Week 3 Electronics Production

Our task this week is to build a 'programmer'. There are three major steps: 1. Mill the board. 2. Solder the components. 3. Program the programmer. Seems simple, as we do not need to study and understand how the circus and every component works or design our own board so far, we just follow the instruction and everything should be fine. Jiamin and I decided to go to the shop together on Saturday and get everything done.

Sep. 24th Saturday, morning.
We failed four times in milling the board, after spending at least one hour in figuring out how to make the machine move and how to change the milling heads. It seemed like the original point never followed our instruction. Once the file was sent, the pin (mill head) will always "jump" about 1 cm from the resting point and then started cutting. We still have not figured out why this happen but we decided to ignore it as long as we can get a correct board.
The first time we mistakenly used 1/32" endmill to cut the circuit board so it was a mess. The second time the frame was too shallow and it's not removable. Third time the 1/32" endmill jumped to a different original point and ruined the whole board. Everything went well in the fourth time except for a bit wrong calculation for the starting point so the circus was too close to the boarder of the board and there's no place left for the frame.

Finally we got two usable boards for each of us and we can start collecting the components and do the soldering. I have had some previous experience in soldering so I expected this task would be a bit easier for me. It turned out that I was totally wrong again! I have never tried to solder such tiny components onto such tiny board! All my experience was limited to playing with the resisters that used to test on the breadboard. So it was still a tough task.
During the process I found that the 20MHz Resonator I got from the storage was different from the one showed on the instruction photo. Then I looked it up and realized that there are two types of 20MHz resonator: crystal and ceramics. The one we need to use here should be crystal. It was lucky that I notice that before I fixed it onto the board.

After hours of work, my first ready-to-be programmer finally was done! I could not wait to test it on the computer. First, plug the micro usb in, there was neither smoke nor burst. First mission pass, yay.
But when I tried to type "make clean" in the console. Error happened. The same thing also happened on Jiamin's board and another girl's work. So we supposed that it was the problem of the programmer or the computer and left the shop. I was done for the day.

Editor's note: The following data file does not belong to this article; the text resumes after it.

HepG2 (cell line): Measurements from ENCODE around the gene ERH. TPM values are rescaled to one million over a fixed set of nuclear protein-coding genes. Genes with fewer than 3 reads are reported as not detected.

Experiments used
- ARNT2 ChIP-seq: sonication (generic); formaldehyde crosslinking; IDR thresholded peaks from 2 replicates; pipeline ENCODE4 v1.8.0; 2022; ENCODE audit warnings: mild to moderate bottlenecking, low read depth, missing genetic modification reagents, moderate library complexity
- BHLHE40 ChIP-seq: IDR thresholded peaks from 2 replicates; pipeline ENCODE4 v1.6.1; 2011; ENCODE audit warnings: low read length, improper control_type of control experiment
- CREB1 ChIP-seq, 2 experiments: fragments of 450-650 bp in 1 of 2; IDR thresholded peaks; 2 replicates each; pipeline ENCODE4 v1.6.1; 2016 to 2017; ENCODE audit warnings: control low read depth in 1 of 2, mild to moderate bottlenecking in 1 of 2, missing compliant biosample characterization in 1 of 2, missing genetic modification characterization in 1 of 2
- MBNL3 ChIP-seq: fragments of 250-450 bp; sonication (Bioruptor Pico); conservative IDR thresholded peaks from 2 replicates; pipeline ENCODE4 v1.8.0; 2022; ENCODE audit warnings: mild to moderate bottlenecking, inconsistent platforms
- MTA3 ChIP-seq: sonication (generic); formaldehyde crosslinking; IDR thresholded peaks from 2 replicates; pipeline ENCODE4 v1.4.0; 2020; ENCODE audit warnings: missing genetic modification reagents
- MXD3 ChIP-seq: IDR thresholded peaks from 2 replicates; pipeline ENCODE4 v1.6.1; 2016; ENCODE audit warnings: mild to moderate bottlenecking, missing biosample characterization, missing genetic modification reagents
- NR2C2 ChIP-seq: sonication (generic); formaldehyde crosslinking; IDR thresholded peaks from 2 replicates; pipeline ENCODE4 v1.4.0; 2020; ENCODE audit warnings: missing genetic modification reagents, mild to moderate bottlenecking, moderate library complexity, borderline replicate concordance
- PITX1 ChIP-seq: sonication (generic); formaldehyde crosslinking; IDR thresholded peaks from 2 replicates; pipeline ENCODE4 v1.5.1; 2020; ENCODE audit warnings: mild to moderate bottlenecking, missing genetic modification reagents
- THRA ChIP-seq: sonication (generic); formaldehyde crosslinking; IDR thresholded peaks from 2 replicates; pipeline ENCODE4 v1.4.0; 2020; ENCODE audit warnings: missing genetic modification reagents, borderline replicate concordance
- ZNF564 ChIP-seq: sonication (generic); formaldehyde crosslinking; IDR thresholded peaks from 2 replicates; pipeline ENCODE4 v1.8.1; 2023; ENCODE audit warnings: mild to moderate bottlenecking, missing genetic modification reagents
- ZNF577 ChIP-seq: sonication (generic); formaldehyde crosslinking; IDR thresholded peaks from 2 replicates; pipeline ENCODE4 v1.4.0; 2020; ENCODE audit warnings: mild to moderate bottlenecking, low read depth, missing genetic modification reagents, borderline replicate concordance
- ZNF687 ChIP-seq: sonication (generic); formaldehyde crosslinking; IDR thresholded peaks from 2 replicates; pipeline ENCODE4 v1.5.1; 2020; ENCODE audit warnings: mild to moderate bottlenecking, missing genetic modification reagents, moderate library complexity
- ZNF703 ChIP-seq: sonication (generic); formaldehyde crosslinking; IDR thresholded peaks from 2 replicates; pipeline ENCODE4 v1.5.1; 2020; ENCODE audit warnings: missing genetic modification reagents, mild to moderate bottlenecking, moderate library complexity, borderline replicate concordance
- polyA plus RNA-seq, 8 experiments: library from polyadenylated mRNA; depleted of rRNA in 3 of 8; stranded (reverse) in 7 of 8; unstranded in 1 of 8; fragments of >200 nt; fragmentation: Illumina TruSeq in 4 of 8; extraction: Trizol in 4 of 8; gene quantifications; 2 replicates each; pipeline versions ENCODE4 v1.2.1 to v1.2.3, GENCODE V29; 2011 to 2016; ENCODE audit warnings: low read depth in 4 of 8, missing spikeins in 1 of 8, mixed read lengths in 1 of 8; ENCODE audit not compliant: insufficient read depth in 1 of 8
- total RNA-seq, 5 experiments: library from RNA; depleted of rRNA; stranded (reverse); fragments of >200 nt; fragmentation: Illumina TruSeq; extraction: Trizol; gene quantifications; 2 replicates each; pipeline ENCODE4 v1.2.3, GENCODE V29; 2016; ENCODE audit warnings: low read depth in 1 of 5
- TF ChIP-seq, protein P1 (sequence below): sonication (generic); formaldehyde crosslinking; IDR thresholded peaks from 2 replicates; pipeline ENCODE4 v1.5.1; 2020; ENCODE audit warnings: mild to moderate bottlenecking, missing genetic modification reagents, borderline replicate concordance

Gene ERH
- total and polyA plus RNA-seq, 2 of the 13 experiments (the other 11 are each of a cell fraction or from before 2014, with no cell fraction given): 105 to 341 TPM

Jiamin and I went back to the shop with our boards on Monday evening to finish the last step, which is to program the programmer. Not until then did we learnt that the reason we failed on Saturday was because we forgot to set the direction to the right folder. Anyway, with the TA's help, Jiamin's board was successful programmed and worked perfectly. Then I was my turn. The process of programming seemed good, but the usb could not detect my circuit board when I typed "lsusb". As instructed I checked every part of the circuit with a multi-meter. There was no mistake in the components or the circuits and each part was linked to the right place. However the computer just kept failing in detecting my programmer. I was so frustrated. It was a sad story.

Fortunately I had a backup board left. It is always wise to save yourself with a second chance, a plan B. So I came to shop the third time in the morning of Tuesday to conduct my plan B: solder a new board! Having practiced on the first board, the same procedure only took me half of the time compared to my first time. It feels great. You know what is even better? The second board worked!! (Screaming with joy)
During the second soldering work I suddenly realized a possible explanation for the failure of my first board is I did not use the lead-free flux dispensing pen before putting tin. When TA told us that this pen will help the soldering work easier I thought it was something similar to glue. Later when I tried it seemed like some oily stuff which did no help to hold the tiny components, moreover it made the board more slippery and harder to keep the components stable before I put solder the tin to one leg. So I regard it as something not necessary. Also, during Saturday there were three people working at the desk and there were only two pens. I did not want to bother to keep asking other's for the pen, so I just did almost all the work without using it. The solder tin was hard to control and seemed like it would never went to the board as I wish. Thus it's possible to have some bad joints underneath the tin, or joints that are just not as good as they seem to be.
This time I tried the pen before soldering and suddenly understood that this pen could help the tin coming off from the solder tip to the board and component's leg! It's another reason for me to finish the job so quickly today.

After the programmer was programmed, I removed SJ1 and SJ2 as told, and learnt an important lesson: Follow every step exactly as the TA's instruction. Use the lead-free flux dispensing pen when you are soldering!